The Church, dedicated to St. Mary, is an ancient structure, consisting of nave, chancel, and tower. The period of its first erection is not known, but a church occupied the spot when the Valor of Pope Nicholas was taken, in 1291, at which time it was returned as a rectory, valued at 8 14s. 0d. A few years later, when Edward II, in order to raise money laid a tax on church livings, Cumwhitton, or as it was then called Cumquintington, escaped on account of its poverty. This church was possessed of rectorial privileges until appropriated to the priory of Carlisle by one of the early lords. After the suppression of monastic establishments, all the church patronage, held by the prior of Carlisle, was transferred to the Dean and Chapter, who have since continued to exercise that privilege. The tithes were commuted in 1840 for a yearly rent-charge of 175, viz., great tithes for 105, and meal tithes 70. Hutchinson tells us that "the Dean and Chapter demise all the rectory of Cumwhitton, except the curate's house and garden, viz., all the glebe lands and meadows called Kirkcroft, tithes and oblations, &c., under the yearly rent of fifteen eskeps of haver meal, and 10s. in money, besides the curate's stipend of 10." The living is now worth 265, and is held by the Rev. William Maudsley. There is very little in the church requiring special mention. A small circular window of stained glass has been inserted in the south side to the memory of the Rev. John Leach, incumbent of Berwick-upon-Tweed, and member of a family resident in this parish for many generations; and a new bell, raised by subscription, has been placed in the tower. The register dates from 1694. The vicarage, erected some years ago, is a very plain building, situated at the south end of the village.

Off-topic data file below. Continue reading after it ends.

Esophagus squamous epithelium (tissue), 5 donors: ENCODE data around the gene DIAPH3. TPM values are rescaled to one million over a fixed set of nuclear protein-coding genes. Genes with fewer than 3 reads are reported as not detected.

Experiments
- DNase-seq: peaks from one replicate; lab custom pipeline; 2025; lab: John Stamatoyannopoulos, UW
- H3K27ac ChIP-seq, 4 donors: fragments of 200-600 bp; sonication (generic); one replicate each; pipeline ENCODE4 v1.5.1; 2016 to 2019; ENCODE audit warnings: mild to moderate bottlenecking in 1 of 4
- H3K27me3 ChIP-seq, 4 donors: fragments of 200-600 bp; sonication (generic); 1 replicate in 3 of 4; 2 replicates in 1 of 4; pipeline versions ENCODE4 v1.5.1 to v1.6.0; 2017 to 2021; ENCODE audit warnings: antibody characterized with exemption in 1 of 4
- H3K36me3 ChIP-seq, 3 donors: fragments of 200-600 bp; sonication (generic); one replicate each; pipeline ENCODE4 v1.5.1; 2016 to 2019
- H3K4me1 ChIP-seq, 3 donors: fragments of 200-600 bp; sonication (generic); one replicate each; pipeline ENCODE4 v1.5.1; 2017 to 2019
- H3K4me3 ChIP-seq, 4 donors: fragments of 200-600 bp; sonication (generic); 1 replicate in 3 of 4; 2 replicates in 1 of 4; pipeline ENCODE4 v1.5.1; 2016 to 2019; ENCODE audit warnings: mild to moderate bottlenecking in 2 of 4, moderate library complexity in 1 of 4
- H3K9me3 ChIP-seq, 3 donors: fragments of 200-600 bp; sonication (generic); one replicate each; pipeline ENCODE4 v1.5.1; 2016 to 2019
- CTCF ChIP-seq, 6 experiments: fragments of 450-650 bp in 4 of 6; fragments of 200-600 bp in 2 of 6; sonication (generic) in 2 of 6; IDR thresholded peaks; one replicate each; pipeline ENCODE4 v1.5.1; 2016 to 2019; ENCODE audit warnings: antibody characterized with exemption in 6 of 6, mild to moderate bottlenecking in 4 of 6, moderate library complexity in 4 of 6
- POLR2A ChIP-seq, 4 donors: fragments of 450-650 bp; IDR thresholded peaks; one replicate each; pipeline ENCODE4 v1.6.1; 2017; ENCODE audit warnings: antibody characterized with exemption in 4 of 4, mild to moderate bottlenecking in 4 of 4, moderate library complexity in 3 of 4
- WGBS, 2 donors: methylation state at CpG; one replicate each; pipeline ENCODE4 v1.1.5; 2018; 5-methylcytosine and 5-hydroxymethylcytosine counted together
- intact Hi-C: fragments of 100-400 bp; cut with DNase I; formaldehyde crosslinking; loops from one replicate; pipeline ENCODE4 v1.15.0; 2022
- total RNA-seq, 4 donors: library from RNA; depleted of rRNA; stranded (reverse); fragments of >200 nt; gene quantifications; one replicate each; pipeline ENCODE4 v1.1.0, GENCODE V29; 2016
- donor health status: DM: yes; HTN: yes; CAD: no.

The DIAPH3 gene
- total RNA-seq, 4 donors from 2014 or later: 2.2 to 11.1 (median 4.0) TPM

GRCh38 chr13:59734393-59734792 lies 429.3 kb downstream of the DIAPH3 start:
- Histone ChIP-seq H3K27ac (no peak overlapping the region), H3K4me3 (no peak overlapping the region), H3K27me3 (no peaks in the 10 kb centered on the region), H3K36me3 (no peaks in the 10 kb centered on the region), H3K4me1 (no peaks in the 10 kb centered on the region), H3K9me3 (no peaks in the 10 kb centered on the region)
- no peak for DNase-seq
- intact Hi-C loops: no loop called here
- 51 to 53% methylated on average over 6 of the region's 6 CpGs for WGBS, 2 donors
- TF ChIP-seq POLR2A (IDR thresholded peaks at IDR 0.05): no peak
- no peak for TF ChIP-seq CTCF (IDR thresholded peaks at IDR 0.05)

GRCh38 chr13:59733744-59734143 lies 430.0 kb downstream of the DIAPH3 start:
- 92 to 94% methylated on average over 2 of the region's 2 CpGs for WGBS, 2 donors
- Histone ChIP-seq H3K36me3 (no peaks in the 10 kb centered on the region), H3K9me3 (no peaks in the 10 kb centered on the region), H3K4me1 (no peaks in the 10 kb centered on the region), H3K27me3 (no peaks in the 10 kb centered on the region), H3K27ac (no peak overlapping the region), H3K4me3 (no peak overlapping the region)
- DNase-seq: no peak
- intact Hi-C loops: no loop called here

A Wesleyan Chapel was erected in 1891 at a cost of about 450; it is built of red sandstone, and has sitting accommodation for 120.

For the educational requirements of the parish a school was established in 1876 at Piper's Stile, by the Board, for the united district of Cumwhitton and Carlatton. It is a good stone building, with teacher's house attached, and cost 1,300. The old parochial school at Sandy Syke has been discontinued, and the endowment of 200, left by Mr. Adam Hodgson, has been transferred to the district school.

An estate in this township, known as Nunfield, belonged in pre-Reformation times to the nunnery of Armathwaite. A singular and curious custom formerly appertained to this estate; the owner paid yearly to the lord of Armathwaite manor, a goose and a cart-load of coals, and was toll-free throughout England. The Nunfield estate is now divided into two, and the old customary payment of a goose and cart-load of coals has been converted into a money payment of 10s. — that is 5s. for each owner, who are both toll-free over the whole country. (See Ainstable Parish for the origin of this privilege.)

The principal landowners of the township are the Earl of Carlisle, Edward Ecroyd, Esq.; and the resident yeomen.

NORTHSCEUGH with MOORTHWAITE form a joint township, the area and ratable value of WHICH are given with the parish. The soil is owned by the following — The exors. of Richard Leach; William Parkins, Esq., Westmorland; Edward Ecroyd, Esq.; John Hewitson, High Northsceugh; Thomas Hewitson; the exors. of John Lee, Brampton; Joseph Fisher, Hornsby Gate; John Robinson, Scarrow Hill; John Dodd; J. Hetherington, Moorthwaite; and Joshua Earl Ion, Low Holme.

The following hamlets are within the township — Moorthwaite, 1 mile S.; Hornsby, 1 miles S. by E.; Northsceugh (High), 3 miles E.; and Northsceugh (Low), 2 miles S. by E. of Cumwhitton.

This parish belongs geologically to the new red sandstone formation; and quarries of that rock are worked at Cairn, Fishgarth, Holme Wood, and on the east side of King Harry. The latter two are in Moorthwaite, and the inhabitants of that township have the privilege of taking stone from them for building purposes.



Bulmer's History & Directory Of Cumberland, 1901

19 June 2015

Steve Bulman